LGBT Households’ Financial Concerns Align with Total Market

In an analysis of data  from the 2016 Life Insurance Ownership study, LIMRA finds that LGBT market aligns with the total market in regards to financial concerns and planning, especially around life insurance ownership.

About two-thirds of LGBT households own some type of life insurance, only slightly lower than the ownership rate of all U.S. households (66 percent versus 70 percent), according to LIMRA research.

Group and individual life insurance ownership was also just slightly lower than all U.S. households, with 42 percent of LGBT households owning group life insurance (versus 46 percent) and 38 percent of LGBT households owning individual life insurance (versus 44 percent).

The income replacement ratio, the ratio of total life insurance coverage to annual household income, is 3.1 years for insured LGBT households, which is slightly higher than the average of 3.0 years reported for all U.S. households.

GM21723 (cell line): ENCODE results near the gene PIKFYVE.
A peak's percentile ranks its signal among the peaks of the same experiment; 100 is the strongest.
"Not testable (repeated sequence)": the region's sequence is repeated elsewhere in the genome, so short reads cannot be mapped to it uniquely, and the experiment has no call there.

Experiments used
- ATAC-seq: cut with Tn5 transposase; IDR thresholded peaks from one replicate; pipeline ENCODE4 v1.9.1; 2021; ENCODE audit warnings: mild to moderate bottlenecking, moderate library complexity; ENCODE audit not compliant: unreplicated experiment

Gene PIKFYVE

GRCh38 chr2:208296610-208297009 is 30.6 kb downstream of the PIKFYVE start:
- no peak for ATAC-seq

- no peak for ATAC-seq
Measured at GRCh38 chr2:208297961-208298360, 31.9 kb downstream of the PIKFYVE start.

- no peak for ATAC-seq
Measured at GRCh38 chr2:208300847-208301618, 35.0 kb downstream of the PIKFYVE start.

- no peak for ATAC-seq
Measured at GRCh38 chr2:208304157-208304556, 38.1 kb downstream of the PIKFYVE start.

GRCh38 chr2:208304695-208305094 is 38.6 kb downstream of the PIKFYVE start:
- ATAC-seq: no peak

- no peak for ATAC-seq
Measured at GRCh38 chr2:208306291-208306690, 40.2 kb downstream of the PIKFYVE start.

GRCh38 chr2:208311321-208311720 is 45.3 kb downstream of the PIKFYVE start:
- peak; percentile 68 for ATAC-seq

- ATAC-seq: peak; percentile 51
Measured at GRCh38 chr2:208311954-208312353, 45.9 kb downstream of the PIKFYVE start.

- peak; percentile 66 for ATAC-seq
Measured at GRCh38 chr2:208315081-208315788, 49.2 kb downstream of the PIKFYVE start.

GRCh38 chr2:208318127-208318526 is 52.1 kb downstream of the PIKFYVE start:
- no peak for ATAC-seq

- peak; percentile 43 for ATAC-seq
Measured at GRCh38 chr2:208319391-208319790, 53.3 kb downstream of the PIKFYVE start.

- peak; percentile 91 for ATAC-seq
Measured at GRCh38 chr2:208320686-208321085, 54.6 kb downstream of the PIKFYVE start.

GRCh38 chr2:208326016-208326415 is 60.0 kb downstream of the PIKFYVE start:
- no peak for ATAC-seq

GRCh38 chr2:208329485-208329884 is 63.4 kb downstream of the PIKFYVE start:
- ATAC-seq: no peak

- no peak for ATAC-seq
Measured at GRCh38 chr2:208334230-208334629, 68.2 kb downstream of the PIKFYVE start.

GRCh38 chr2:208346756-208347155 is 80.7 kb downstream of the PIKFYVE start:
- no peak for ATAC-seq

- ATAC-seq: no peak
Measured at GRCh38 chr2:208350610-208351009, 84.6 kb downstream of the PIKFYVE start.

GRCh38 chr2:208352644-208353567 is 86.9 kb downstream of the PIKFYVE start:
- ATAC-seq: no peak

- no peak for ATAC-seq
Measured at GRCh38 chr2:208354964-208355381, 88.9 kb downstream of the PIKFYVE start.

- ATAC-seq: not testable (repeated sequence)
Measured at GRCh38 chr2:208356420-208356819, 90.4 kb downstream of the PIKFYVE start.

What LGBT consumers want

Like all consumers, LGBT consumers are interested in receiving advice for several financial-planning activities. The top three financial activities LGBT consumers would like help with are:

  • A savings strategy (80%)
  • Retirement Planning (80%)
  • A plan to provide financial help if they or their spouse or partner were to die (78%)

While these were not the top three for all U.S. households, they were in the top five. Savings strategy was still number one with 82 percent, retirement needs was third with 80 percent, and in fourth place was a plan to provide financial help if they or their partner were to die–at 80 percent, as well.

The research also finds that LGBT parents are more interested in plans for saving for their children’s education, compared to all married couples with children (57 percent versus 42 percent).

The findings are based on a sub-sample of 281 LGBT households from the original sample of 4,167 households. The survey was conducted online in the first quarter of 2016 and was weighted to the U.S. population by age, income, race and region.